Home > news > Study Examines Relationship Between Air and Water Nutrient Contamination

Study Examines Relationship Between Air and Water Nutrient Contamination

Published on: 09/25/2018
Primary Contact(s): dave.whitall@noaa.gov
Map of long-term atmospheric deposition and surface water quality nutrient monitoring locations summarized at a HUC-8 level.

Long-term atmospheric deposition and surface water quality nutrient monitoring locations summarized at a HUC-8 level. Depicted are watersheds with: no long-term monitoring sites (grey); only water quality (light blue); only atmospheric deposition (dark blue); both deposition and water quality (yellow); or co-located deposition and water quality monitoring separated by less than 10 km (red). Credit: H.M. Amos et al. 2018. What Goes Up Must Come Down: Integrating Air and Water Quality Monitoring for Nutrients. Environmental Science and Technology. Just accepted manuscript. https://pubs.acs.org/doi/10.1021/acs.est.8b03504

A new study explores the scientific need to better integrate water quality nutrient monitoring with measures of atmospheric deposition of nutrients (nitrogen and phosphorus). The recently published research examined the relationship between air and water nutrient contamination and determined major information gaps in environmental monitoring. The researchers identified several ecosystem types where better integration of nutrient data are needed, namely coastal zones, urban areas, agricultural landscapes, and undeveloped lands.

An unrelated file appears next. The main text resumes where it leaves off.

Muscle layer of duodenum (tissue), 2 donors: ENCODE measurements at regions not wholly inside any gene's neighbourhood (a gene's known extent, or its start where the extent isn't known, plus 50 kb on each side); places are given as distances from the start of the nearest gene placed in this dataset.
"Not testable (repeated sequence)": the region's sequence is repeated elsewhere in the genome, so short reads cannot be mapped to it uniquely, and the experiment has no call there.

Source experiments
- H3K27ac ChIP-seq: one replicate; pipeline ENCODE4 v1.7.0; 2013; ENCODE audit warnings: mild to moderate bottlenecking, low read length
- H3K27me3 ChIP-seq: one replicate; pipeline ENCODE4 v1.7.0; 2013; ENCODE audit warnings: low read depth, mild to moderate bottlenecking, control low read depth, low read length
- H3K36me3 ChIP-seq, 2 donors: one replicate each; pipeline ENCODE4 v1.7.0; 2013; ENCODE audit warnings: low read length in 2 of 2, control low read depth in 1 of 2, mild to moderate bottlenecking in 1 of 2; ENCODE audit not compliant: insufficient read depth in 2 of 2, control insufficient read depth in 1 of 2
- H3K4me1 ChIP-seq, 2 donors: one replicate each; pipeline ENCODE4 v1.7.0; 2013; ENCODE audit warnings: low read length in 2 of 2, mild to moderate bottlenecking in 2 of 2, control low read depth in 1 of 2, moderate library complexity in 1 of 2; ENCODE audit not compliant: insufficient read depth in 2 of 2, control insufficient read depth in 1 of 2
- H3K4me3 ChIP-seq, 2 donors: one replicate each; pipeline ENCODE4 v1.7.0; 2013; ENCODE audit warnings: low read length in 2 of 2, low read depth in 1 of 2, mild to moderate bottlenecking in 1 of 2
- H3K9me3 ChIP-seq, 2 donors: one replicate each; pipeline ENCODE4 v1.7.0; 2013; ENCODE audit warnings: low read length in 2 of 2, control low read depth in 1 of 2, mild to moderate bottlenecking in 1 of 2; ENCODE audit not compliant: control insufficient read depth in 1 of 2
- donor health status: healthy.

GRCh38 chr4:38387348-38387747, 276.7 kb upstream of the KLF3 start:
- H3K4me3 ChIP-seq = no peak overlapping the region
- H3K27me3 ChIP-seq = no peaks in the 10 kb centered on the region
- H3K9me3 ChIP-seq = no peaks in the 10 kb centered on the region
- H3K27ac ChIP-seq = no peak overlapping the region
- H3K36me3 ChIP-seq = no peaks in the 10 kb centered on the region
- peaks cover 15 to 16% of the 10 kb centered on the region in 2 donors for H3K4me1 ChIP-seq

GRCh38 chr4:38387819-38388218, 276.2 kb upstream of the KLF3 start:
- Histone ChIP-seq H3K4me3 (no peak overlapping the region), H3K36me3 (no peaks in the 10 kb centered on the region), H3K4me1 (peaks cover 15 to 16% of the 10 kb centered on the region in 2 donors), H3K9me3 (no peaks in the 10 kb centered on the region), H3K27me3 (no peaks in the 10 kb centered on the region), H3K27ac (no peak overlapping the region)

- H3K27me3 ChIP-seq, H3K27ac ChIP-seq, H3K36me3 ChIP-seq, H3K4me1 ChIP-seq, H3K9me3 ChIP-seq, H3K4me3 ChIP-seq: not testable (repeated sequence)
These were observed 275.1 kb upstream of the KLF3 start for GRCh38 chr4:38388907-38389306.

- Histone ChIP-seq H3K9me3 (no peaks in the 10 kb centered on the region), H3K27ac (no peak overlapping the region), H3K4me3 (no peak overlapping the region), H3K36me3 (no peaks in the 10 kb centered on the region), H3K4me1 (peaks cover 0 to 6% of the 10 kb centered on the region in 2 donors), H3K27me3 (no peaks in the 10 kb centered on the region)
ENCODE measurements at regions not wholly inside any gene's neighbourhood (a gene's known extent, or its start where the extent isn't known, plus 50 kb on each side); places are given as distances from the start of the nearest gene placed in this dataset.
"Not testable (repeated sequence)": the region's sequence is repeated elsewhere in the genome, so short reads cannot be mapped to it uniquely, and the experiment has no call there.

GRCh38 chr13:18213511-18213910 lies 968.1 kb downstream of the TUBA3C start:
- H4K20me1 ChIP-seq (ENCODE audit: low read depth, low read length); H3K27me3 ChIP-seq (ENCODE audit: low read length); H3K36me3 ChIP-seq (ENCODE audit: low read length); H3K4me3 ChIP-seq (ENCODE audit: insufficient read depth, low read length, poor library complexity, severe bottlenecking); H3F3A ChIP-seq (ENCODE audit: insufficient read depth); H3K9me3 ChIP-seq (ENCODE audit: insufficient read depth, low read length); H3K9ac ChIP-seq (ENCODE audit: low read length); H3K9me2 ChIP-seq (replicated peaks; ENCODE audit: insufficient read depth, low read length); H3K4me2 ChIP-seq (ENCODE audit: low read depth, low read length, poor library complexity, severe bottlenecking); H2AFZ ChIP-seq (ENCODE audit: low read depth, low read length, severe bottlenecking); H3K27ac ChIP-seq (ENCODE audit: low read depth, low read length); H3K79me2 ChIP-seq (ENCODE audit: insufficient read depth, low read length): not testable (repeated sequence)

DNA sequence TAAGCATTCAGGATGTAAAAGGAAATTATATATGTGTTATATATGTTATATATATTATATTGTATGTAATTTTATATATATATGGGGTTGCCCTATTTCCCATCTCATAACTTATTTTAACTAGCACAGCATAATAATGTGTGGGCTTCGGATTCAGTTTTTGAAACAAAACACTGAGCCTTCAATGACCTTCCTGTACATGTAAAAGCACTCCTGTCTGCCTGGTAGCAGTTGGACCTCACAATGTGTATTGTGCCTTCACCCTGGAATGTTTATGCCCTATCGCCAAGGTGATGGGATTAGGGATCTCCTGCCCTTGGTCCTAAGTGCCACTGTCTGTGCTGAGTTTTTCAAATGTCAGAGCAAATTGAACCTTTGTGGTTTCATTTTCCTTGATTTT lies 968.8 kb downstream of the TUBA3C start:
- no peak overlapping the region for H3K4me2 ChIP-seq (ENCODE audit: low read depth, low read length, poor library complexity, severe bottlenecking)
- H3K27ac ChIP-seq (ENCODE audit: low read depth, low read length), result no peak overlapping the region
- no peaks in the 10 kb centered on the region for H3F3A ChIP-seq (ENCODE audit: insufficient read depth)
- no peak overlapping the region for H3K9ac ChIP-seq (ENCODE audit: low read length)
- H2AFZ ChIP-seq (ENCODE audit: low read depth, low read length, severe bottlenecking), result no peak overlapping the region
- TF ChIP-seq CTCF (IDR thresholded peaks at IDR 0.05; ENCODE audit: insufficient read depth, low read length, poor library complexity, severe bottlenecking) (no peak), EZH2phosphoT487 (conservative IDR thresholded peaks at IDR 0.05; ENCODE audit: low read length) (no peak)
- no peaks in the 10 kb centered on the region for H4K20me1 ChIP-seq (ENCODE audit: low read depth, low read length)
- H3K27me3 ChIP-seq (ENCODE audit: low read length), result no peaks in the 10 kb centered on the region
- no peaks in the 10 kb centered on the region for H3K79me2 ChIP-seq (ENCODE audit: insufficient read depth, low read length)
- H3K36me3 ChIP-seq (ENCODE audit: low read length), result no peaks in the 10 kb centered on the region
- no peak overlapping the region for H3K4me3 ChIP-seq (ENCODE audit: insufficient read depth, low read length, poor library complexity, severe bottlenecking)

Coastal resource managers require accurate data on nutrient fluxes and sources in order to manage key issues such as eutrophication, harmful algal blooms, and hypoxia. Monitoring that connects deposition and water quality enables better ecosystem management, evaluation of pollution reduction efforts, and detection and response to unanticipated environmental changes. Investment now in key activities that couple air and water monitoring is not just relevant for nutrients, but has co-benefits for sulfur, mercury, and other pollutants.

USEPA and USDA led the project. NCCOS scientist Dave Whitall’s inclusion in the expert panel that conducted and published the research highlights NCCOS’s continued leadership role within the nutrient science community. Other collaborators included scientists from USGS, the National Atmospheric Deposition Program, the Consortium of Universities for the Advancement of Hydrologic Science, and Boston University.

For more information, contact Dave.Whitall@noaa.gov.

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